THE LAST PRESIDENT OF EUROPE: Emmanuel Macron’s Race to Revive France and Save the World

As arguments have raged in Europe about how to fund the heavy cost of the corona pandemic, French President, Emanuel Macron, has led calls for a European response. Macron’s political career is defined by his strongly pro-European stance but the pandemic may prove the greatest test of Europe and Macron thus far. Former editor and foreign correspondent for the Washington Post, William Drozdiak, has written a new biography of President Macron, released last month. Based on hours of interviews with Macron and his advisors, Drozdiak spoke to us recently about his new book which charts the young President’s youth and rapid political progress to the many challenges he now faces.   

Emmanuel Macron became France’s youngest president ever at the age of 39. Drozdiak describes him as ‘a thinker’, a philosopher and a reader who cherishes his private time. This has caused problems for him as a president. He has been accused of being remote and likened to the distant planet of Jupiter in the French press. Drozdiak agrees that Macron struggles to be ‘a man of the people’ in the manner of Jacque Chirac or even Mitterrand. But he has also displayed ‘Herculean ambition’ in his efforts to revitalize France and Europe and re-shape the world order. The biographer points to the wide range of challenges he has faced during his time in office including the rise of populism at home and abroad. Trump’s attacks on NATO, the resurgence of anti-Semitism and the endless turmoil of Brexit have not helped.   

Macron’s efforts to modernize France began before he became President. In 2012, he put forward a proposal to increase the 35 hour work week to 37 hours and he tried to stop the large tax increases on the highest earners that were planned by Holland’s government. Although a member of the Socialist Party since youth, Macron believed that revitalization of the French economy was the key to a revitalized Europe. He told Drozdiak that he had believed that he and German Chancellor, Angela Merkel, had an implicit bargain: if he could push through a variety of ambitious reforms in his own country, Merkel would show equal ambition in her plans to unite Europe. In the model of former German Chancellor, Helmut Kohl, Macron trusted that Merkel ultimately shared his vision of a stronger political union, not just a common market. He was disappointed.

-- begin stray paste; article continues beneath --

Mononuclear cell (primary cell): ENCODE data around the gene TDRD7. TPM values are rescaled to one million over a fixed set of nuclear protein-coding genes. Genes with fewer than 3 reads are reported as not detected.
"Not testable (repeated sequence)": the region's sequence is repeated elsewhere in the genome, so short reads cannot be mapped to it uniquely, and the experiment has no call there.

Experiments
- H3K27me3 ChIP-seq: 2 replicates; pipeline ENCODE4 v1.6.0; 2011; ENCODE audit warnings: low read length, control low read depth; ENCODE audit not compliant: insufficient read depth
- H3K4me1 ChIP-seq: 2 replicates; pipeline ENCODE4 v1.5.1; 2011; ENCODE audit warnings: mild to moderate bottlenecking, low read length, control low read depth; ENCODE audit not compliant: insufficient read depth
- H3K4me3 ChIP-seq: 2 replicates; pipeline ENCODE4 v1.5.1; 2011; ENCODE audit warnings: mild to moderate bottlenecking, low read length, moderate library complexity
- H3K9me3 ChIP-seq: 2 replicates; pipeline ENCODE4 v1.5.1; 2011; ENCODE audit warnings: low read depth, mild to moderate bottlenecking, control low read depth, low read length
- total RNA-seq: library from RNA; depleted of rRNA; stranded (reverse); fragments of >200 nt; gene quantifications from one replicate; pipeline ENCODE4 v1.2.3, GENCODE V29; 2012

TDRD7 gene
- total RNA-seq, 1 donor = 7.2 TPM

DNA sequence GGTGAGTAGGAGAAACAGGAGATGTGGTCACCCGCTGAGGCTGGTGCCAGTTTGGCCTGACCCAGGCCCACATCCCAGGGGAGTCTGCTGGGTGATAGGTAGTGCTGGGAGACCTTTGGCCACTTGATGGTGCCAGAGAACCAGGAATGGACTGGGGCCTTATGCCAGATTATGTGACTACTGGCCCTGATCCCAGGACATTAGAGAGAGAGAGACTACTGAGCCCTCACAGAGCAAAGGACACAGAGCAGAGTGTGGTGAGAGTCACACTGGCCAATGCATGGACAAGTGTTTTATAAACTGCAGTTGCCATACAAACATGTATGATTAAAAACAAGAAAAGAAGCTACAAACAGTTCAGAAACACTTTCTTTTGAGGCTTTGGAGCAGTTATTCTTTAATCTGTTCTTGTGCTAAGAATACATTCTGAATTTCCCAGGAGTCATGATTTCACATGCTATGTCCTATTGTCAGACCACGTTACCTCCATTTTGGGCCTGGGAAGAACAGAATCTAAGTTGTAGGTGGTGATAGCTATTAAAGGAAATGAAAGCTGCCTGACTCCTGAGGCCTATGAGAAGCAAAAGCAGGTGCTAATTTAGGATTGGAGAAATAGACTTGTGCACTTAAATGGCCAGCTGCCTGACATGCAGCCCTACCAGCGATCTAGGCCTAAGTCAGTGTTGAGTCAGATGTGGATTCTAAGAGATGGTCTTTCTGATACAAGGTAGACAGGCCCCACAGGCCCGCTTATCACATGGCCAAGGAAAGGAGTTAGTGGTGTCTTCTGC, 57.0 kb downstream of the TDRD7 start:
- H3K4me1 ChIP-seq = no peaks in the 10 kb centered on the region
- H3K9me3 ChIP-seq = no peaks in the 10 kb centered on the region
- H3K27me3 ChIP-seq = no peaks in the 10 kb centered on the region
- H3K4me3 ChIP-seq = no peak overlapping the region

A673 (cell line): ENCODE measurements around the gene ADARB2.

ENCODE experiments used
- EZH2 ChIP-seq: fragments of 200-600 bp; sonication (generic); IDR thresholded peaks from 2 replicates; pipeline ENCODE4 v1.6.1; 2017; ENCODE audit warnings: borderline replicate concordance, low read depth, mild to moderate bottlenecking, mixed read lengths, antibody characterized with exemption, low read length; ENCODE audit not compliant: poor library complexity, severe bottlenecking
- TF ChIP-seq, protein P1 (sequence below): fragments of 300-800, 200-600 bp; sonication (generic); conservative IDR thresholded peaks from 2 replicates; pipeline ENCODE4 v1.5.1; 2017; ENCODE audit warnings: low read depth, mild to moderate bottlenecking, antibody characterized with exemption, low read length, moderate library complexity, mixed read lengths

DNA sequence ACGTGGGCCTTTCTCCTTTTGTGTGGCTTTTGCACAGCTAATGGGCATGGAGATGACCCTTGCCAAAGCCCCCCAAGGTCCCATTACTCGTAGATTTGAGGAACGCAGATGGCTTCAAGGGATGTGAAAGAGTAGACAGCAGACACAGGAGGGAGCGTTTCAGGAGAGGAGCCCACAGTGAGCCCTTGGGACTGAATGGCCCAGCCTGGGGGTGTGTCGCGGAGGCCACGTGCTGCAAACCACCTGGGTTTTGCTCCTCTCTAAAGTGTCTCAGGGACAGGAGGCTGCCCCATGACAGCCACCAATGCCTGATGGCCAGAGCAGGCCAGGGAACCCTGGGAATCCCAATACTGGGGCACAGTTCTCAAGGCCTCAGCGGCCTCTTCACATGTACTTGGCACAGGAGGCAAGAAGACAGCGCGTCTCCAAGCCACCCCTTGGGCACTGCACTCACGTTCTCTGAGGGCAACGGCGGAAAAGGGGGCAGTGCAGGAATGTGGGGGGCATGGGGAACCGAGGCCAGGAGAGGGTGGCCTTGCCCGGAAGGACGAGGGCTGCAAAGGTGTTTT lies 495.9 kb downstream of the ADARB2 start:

Upon coming to power in May, 2017, Macron began an ambitious series of reforms before striking resistance in the form of the Gilles Jaunes (Yellow Vest) movement. The President told Bill Drozdiak that the ferocity of their response and the acceleration of violence and polarization that it caused was something he did not foresee. He agrees that this has been the greatest shock of his presidency thus far. As French academic, Dominque Moisi put it, Macron is simply too young, too successful and too good-looking for those who have suffered from poverty and deprivation all their lives. Nevertheless, a relentless sense of urgency characterizes Macron’s presidency. The young premier told Drozdiak more than once that he feels very strongly about the limited time he has to push his policies through in order that they have a chance to bear fruit before the next elections. The biographer agrees that Macron’s failure to read the warning signs from his own countrymen may well be due to his lack of experience as a political leader.

Experienced or not, Macron now faces what Drozdiak sees as the first big crisis in a post-American world. The biographer tells us that he spoke last with the French president in November, 2019. Ironically he confided to the author at this time that he was feeling despondent as he felt Europe was not prepared for the next big crisis. Macron admitted that he didn’t know what it would be but felt sure that it would push the Union to breaking point. Enter: Covid 19. The French president sees the pandemic as a real threat to the European Union and the wider global system, both are susceptible to destructive nationalism. Macron sees this crisis as a moment of truth for Europe, says Drozdiak, a make or break moment.

The French president is hoping to use the opportunity that the corona outbreak has presented to push for a more politically integrated union. He is adamant that this is the only way that Europe can deal with the challenges of the 21st century, aside from corona. He speaks of the rise of China, the retreat of the US from its global role and the increasing belligerency of Russia. Macron admits that his interactions on the world stage with leaders like Trump, Putin and China have left him feeling isolated. Bill Drozdiak sums up his presidency so far as ‘a rollercoaster ride of successes and failures’. Given the scope of his vision for France, Europe and the global order more broadly, this is perhaps inevitable.     Souwie Buis     1st May 2020